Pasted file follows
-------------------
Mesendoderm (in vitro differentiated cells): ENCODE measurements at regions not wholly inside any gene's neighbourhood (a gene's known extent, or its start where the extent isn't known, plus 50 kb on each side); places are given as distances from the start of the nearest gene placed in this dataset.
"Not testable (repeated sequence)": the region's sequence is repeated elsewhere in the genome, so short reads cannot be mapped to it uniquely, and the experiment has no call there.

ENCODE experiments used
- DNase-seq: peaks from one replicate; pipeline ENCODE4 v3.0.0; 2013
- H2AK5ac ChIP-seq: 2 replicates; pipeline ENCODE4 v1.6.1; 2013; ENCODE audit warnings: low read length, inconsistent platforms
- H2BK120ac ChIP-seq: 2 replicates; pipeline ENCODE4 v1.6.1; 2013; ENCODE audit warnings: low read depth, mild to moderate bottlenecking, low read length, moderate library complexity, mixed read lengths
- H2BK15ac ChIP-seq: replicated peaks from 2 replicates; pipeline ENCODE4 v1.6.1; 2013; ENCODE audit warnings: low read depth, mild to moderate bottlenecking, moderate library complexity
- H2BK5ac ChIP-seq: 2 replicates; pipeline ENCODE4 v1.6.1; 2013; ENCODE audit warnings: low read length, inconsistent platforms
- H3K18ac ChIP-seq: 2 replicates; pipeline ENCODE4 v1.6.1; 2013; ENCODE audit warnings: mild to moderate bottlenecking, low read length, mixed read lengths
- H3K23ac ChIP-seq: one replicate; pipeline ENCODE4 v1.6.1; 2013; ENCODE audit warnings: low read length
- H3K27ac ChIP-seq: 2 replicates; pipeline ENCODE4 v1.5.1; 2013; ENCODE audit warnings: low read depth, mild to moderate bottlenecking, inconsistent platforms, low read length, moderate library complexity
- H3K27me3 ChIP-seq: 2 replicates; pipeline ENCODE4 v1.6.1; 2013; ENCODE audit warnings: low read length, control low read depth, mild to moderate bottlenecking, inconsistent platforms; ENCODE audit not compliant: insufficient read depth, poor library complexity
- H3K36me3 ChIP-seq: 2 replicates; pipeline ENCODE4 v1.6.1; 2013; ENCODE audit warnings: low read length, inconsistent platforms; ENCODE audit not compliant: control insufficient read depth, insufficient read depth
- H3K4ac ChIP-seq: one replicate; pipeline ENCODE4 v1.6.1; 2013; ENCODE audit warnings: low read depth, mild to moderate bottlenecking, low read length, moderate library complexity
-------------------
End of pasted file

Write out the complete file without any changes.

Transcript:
Mesendoderm (in vitro differentiated cells): ENCODE measurements at regions not wholly inside any gene's neighbourhood (a gene's known extent, or its start where the extent isn't known, plus 50 kb on each side); places are given as distances from the start of the nearest gene placed in this dataset.
"Not testable (repeated sequence)": the region's sequence is repeated elsewhere in the genome, so short reads cannot be mapped to it uniquely, and the experiment has no call there.

ENCODE experiments used
- DNase-seq: peaks from one replicate; pipeline ENCODE4 v3.0.0; 2013
- H2AK5ac ChIP-seq: 2 replicates; pipeline ENCODE4 v1.6.1; 2013; ENCODE audit warnings: low read length, inconsistent platforms
- H2BK120ac ChIP-seq: 2 replicates; pipeline ENCODE4 v1.6.1; 2013; ENCODE audit warnings: low read depth, mild to moderate bottlenecking, low read length, moderate library complexity, mixed read lengths
- H2BK15ac ChIP-seq: replicated peaks from 2 replicates; pipeline ENCODE4 v1.6.1; 2013; ENCODE audit warnings: low read depth, mild to moderate bottlenecking, moderate library complexity
- H2BK5ac ChIP-seq: 2 replicates; pipeline ENCODE4 v1.6.1; 2013; ENCODE audit warnings: low read length, inconsistent platforms
- H3K18ac ChIP-seq: 2 replicates; pipeline ENCODE4 v1.6.1; 2013; ENCODE audit warnings: mild to moderate bottlenecking, low read length, mixed read lengths
- H3K23ac ChIP-seq: one replicate; pipeline ENCODE4 v1.6.1; 2013; ENCODE audit warnings: low read length
- H3K27ac ChIP-seq: 2 replicates; pipeline ENCODE4 v1.5.1; 2013; ENCODE audit warnings: low read depth, mild to moderate bottlenecking, inconsistent platforms, low read length, moderate library complexity
- H3K27me3 ChIP-seq: 2 replicates; pipeline ENCODE4 v1.6.1; 2013; ENCODE audit warnings: low read length, control low read depth, mild to moderate bottlenecking, inconsistent platforms; ENCODE audit not compliant: insufficient read depth, poor library complexity
- H3K36me3 ChIP-seq: 2 replicates; pipeline ENCODE4 v1.6.1; 2013; ENCODE audit warnings: low read length, inconsistent platforms; ENCODE audit not compliant: control insufficient read depth, insufficient read depth
- H3K4ac ChIP-seq: one replicate; pipeline ENCODE4 v1.6.1; 2013; ENCODE audit warnings: low read depth, mild to moderate bottlenecking, low read length, moderate library complexity